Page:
From a miles point of view, this has some serious repercussions:

You will be able to redeem Virgin Flying Club miles on Air France and KLM.  This opens up a huge new range of redemption possibilities.  Virgin Atlantic has become very USA-centric in the last few years but this new partnership will open up pretty much the entire world.  Choosing Virgin over BA will become more attractive when you have such a wide choice of redemptions.

UK flyers who travel with Air France or KLM (which I know is a lot of HFP readers) will be able to credit their flights to Virgin Flying Club instead of Flying Blue.  It is likely that they will count for status, and that Air France / KLM will recognise that status when you fly with them.

The two airlines have already launched a codeshare deal, but the full partnership has delayed because the US Government has yet to approve the new joint venture.  The EU has approved it so things should move quickly once the US decides it is happy.  The delay is partly down to JetBlue lobbying for access to Heathrow as a trade off.

Redeeming Virgin Flying Club miles on Delta

Don’t forget that Delta flights US-Europe have only £4 of taxes and charges!

As we covered extensively in this article, one sweet spot from Virgin Flying Club are flights from the US to Europe on Delta.  This excludes flights to the UK and also flights from Europe to the US.

For 50,000 Virgin Flying Club miles + £4 you can fly in Business Class, one way, on any of Delta’s routes from the US to various European cities outside the UKWe listed the available routes here.

Conclusion

These are a few of your options if you decide to take advantage of the current special credit card sign-up bonus to diversify away from Avios.

Remember that the free card offers 12,000 miles and the £160 annual fee card offers 30,000 miles, subject to hitting spending targets.  Full details are on the Virgin Money website here.

Learn more about the credit cards mentioned above

Here is the legally required interest rate information on the credit cards mentioned above, together with links to our detailed reviews:

Virgin Atlantic Reward Mastercard – sign-up bonus of 12,000 Virgin Flying Club miles – apply hereour Virgin Atlantic Reward review is here – representative APR 22.9% variable

Virgin Atlantic Reward+ Mastercard – sign-up bonus of 30,000 Virgin Flying Club miles – apply hereour Virgin Atlantic Reward+ review is here – representative APR 63.9% variable including fee based on a notional £1200 credit limit, interest rate on purchases 22.9% variable

Disclaimer: Head for Points is a journalistic website. Nothing here should be construed as financial advice, and it is your own responsibility to ensure that any product is right for your circumstances. Recommendations are based primarily on the ability to earn miles and points and do not consider interest rates, service levels or any impact on your credit history.  By recommending credit cards on this site, I am – technically – acting as a credit broker.  Robert Burgess, trading as Head for Points, is regulated and authorised by the Financial Conduct Authority to act as a credit broker.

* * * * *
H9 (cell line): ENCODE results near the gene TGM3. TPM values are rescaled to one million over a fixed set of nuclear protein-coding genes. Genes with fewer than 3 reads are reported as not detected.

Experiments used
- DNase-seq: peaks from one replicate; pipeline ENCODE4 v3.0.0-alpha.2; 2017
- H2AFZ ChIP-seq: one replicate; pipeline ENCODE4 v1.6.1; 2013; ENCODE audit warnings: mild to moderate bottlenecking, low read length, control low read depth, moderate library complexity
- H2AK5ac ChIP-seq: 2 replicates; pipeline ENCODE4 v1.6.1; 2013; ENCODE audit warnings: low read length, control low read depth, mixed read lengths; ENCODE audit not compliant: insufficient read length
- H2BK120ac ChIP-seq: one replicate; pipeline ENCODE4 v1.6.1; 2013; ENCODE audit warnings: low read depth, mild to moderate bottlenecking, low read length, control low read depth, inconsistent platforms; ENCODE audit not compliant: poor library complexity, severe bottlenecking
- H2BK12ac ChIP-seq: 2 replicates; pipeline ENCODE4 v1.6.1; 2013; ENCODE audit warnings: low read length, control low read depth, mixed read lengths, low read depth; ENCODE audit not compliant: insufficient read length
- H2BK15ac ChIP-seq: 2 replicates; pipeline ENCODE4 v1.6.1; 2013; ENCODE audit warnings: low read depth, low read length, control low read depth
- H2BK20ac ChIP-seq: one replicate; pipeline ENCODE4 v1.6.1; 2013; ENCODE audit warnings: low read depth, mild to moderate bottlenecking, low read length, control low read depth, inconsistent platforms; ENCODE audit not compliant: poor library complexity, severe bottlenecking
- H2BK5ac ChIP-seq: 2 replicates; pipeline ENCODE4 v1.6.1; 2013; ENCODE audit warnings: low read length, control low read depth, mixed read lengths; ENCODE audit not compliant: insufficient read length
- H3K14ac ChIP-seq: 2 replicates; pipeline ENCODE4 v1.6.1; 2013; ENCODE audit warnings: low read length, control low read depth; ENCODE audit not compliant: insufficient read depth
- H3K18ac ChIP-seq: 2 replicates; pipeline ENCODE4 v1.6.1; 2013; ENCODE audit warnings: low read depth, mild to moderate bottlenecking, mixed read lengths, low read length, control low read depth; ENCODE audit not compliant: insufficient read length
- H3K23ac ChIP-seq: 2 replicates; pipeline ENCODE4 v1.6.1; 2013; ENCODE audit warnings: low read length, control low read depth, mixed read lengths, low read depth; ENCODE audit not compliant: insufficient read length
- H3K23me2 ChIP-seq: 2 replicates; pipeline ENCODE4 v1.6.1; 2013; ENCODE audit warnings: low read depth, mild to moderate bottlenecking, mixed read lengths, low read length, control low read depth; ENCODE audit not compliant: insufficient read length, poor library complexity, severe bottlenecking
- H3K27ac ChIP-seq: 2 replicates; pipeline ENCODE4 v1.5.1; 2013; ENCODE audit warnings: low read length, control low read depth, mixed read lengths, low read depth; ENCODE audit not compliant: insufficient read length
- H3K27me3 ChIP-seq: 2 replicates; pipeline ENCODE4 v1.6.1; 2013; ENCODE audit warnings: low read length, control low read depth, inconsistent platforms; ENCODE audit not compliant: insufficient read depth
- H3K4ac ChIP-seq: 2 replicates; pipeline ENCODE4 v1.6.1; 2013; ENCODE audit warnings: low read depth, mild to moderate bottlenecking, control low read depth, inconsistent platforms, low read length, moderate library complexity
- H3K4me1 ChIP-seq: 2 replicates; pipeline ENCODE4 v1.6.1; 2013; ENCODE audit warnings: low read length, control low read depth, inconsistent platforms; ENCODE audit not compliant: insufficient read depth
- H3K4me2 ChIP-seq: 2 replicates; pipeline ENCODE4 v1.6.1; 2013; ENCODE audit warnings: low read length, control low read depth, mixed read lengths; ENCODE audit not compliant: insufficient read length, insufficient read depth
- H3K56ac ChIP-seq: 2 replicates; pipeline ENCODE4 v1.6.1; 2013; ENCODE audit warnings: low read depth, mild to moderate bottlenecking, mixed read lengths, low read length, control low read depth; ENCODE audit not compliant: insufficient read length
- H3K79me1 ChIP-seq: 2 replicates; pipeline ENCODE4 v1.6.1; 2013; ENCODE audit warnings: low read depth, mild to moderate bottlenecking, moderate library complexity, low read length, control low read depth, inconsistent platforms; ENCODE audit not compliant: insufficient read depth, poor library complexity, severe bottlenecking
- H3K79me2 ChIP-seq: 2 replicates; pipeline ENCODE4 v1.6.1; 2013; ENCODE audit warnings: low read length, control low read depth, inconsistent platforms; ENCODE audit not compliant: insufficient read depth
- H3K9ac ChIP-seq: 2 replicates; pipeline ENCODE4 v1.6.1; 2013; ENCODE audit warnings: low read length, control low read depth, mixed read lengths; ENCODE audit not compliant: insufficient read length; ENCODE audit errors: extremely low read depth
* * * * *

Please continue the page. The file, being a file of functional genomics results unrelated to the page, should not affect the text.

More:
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Comments

  1. Thanks for this Rob, I couldn’t decide between the free or paid version of the card but this makes it more clear what I can hopefully get with the miles.
    Can’t wait for tomorrow’s news!

  2. Benylin says:

    Me and OH have 30k miles through this, and the 2-4-1… Use of it just not that exciting unfortunately… Been HK and India and West Coast US recently or else would’ve looked to redeem on that.

  3. NYC123 says:

    Virgin no longer fly to cancun.

  4. James says:

    Has anyone worked out how much you need to spend on the card to make the £160 fee worth while? I think I would struggle to make it pay.

    • Nothing in Year 1, because you’re getting 30,000 miles.

      After that, if you would be a buyer of Virgin miles at 0.75p then you’d need to spend £30,000 to be better off (because you’re getting 30,000 x 0.75 = 22,500 extra miles worth 0.75p).

      • Genghis says:

        Assuming the voucher has no benefit? Which I don’t think it has for us as non status holders (still sitting in my acct from last Aug).

  5. babyg says:

    Was the announcement the AMEX PLAT story, or is there still some Virgin Atlantic action to share?

  6. Thanks for info. Can I ask if secure a 241 voucher – will i still retain the voucher if i then transfer to the free card – as per BA amex cards?

  7. I haven’t been successful in finding Singapore Airlines regional flights using Virgin miles as VFC doesn’t include Silk Air run flights, Singapore Airlines regional sister airline. Many Singapore Airlines flights are code share Silk Air run flights. Singapore Airlines insist it is fine for VFC to book Silk Air flights using miles. VFC read the policy saying they cannot.

    Have others had more luck with using VFC miles on Singapore Airlines?

  8. Emad Elias says:

    I remember Virgin allowed you to get both cards in the PAst (White & Black), is this still the case now?

    • There is now a note on the application site saying that you will be refused if you already have a VM card. But readers are still being accepted!

      • Emad Elias says:

        Thanks Rob,
        Good to know. I guess best apply for the Mastercard+ first just in case you get accepted but do not get the bonus points!